At the top of a dark, narrow staircase, the door to Andrew Criscione’s second-floor apartment opens into a sparsely furnished living area he shares with two room-mates. There’s a view of the new casino being built in Everett and a flood of natural light in the kitchen, but the most appealing feature is the rent: $900 a month. Here in Boston’s pricey Charlestown neighborhood, it’s a steal.

“A one-bedroom apartment in Charlestown is about $3,000 dollars a month,” said Criscione. “I didn’t even consider a one bedroom for myself, I knew I’d be priced out. I could afford a one bedroom in Lowell or New Hampshire.”

Criscione lived for years in Salem, New Hampshire, and spent two-and-a-half hours a day in the car. He doesn’t want to commute but, at age 29, would like his own place. He’s considering moving to another city.

“You know Chicago, Philly, they’re all ridiculously cheaper than Boston, 50% cheaper for a one bedroom,” said Criscione.

There’s evidence a lot of people may be looking beyond Boston for a more affordable life.

“We have actually been losing population to other states and the only way we’ve been able to keep jobs filled in recent years is from foreign immigration,” said Clark Zeigler, executive director of the Massachusetts Housing Partnership.

He said the problem is a housing shortage - and that it’s a threat to the booming economy.

Although housing construction is also booming.

This summer alone more than two thousand new apartments will become available in and around Boston. That’s on top of more than 22-thousand apartment units built in the last three years.

Zeigler said it’s still not enough.

“Housing production has bounced back since the recession, but it’s about half what is was in the 60s, 70’s and 80’s,” he said. “Population has grown, jobs have grown. Based on vacancy rates – which is how you measure the balance between supply and demand – we’re about 40,000 units short today of a sort of healthy balanced housing market.”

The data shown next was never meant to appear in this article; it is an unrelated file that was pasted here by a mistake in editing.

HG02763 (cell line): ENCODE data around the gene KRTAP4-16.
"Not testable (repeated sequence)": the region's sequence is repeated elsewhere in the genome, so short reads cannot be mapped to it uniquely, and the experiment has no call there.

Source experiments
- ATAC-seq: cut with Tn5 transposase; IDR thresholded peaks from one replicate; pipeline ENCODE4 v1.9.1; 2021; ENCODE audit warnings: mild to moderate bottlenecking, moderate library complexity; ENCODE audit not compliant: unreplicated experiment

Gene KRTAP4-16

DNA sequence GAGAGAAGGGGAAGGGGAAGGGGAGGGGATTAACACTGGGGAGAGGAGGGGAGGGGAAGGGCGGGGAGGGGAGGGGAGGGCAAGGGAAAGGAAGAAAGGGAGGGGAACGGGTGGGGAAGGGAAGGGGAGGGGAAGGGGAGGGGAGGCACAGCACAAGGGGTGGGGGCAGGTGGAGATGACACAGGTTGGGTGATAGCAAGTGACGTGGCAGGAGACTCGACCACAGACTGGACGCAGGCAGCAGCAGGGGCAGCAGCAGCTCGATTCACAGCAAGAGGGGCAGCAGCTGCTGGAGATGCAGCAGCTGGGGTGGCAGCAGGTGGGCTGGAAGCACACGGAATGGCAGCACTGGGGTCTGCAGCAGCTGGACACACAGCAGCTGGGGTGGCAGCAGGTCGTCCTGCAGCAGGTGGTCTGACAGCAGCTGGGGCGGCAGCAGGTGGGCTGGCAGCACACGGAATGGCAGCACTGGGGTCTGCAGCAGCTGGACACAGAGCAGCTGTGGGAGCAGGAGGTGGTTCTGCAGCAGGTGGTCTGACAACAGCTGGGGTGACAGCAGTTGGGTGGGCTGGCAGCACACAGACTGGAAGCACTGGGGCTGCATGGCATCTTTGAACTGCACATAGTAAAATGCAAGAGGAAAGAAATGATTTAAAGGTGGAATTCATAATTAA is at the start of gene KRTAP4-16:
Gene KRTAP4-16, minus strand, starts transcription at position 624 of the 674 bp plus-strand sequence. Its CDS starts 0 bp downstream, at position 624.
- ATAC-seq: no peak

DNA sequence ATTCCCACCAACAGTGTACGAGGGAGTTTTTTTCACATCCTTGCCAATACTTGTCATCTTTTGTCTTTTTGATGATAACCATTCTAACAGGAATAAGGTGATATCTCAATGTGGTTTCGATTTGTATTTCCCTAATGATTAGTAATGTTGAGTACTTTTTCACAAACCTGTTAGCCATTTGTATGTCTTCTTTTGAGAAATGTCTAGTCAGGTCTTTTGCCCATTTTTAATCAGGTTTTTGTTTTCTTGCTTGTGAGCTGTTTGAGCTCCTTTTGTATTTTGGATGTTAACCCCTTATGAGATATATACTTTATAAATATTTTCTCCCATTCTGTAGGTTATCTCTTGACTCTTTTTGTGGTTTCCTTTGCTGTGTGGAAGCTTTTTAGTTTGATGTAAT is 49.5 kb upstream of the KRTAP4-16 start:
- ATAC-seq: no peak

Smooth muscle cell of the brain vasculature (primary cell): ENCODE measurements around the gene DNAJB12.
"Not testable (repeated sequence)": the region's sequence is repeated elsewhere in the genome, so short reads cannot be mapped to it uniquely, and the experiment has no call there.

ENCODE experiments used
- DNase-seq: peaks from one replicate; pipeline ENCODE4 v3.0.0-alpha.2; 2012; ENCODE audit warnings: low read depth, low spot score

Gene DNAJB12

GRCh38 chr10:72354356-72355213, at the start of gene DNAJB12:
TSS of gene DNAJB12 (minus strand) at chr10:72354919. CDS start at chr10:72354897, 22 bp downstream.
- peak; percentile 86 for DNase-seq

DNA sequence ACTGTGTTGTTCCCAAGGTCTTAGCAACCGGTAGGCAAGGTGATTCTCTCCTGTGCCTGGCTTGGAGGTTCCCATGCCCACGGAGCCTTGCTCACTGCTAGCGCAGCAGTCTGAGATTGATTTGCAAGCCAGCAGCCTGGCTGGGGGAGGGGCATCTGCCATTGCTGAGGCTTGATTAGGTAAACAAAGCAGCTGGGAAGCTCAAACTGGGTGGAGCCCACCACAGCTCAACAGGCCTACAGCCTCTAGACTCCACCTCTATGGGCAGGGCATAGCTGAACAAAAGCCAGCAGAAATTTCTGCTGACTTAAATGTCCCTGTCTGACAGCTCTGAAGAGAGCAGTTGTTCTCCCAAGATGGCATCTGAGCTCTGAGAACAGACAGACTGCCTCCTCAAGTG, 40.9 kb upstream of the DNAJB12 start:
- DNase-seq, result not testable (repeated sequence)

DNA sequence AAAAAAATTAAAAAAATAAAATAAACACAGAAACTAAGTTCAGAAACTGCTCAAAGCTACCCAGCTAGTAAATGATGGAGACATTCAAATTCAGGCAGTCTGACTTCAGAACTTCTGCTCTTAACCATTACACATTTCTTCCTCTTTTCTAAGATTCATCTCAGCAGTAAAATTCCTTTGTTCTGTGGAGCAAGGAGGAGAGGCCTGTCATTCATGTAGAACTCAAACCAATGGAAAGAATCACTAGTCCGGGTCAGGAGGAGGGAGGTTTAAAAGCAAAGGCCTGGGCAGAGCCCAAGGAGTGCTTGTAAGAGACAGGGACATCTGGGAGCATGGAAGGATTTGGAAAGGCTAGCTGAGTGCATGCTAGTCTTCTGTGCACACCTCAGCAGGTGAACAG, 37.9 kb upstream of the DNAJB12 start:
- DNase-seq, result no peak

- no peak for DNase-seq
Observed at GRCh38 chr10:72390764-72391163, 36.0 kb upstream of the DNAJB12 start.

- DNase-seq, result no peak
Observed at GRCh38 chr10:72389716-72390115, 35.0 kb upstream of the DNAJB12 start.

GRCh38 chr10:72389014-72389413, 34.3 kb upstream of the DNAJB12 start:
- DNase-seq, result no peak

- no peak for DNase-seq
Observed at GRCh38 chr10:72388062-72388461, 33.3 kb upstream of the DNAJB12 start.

"We're about 40,000 units short of a healthy, balanced housing market."
Clark Zeigler, Massachusetts Housing Partnership

Most of the new apartments are being built in urban areas like Boston, Cambridge, Quincy and Chelsea. Housing advocates have long argued suburbs need to encourage denser development. Governor Baker has filed legislation that would make is easier for city councils and town meetings to overturn zoning laws and allow for more multi-family housing.

“Clearly, development of more housing in the region is a part of the solution,” said Geoff Beckwith, executive director of the Massachusetts Municipal Association.

The MMA backs the Governor’s legislation, but Beckwith said if suburbs become more populous, they’re going to need more help from the state to fund increased demand on everything from schools to roads.

“There’s a lot of emphasis on sustainable development,” said Beckwith. “So that the overall community itself remains a place where residents have a positive experience and they want to be there.”

With land at a premium, almost all the new apartment buildings built near Boston are high-end with amenities like pools, roof-decks and concierge services. A $2500-a month- studio may be out of reach for many renters, but there’s an expectation that increased supply will ease what’s been a steady hike in rents.

“Our prediction is that over the next five years or so you’re only going to see an average of one to two percent increase in rents,” said Mark Hickey, an economist with the real estate data firm, CoStar, “which is a slow-down from a couple of years ago when you saw an average of five percent a year.”

Hickey said there’s another factor that could also lower rents: a shift in demographics. Members of the baby boom generation, who make up almost half the workforce, are beginning to retire.

“As baby boomers retire in a couple of years, they’ll no longer be replaced one for one by millennials and that’s going to put a damper on job growth, which will hit apartment rents on the other side, the demand side,” said Hickey.

In the meantime, Andrew Criscione, plans to apply for one of the limited number of apartments set aside for moderate income renters, so called workforce housing.

“You can win the cash lottery or the housing lottery and stay in Boston,” said Criscione, “but other than that it’s tough.”

The odds of finding a place to live another city, he says, seem higher.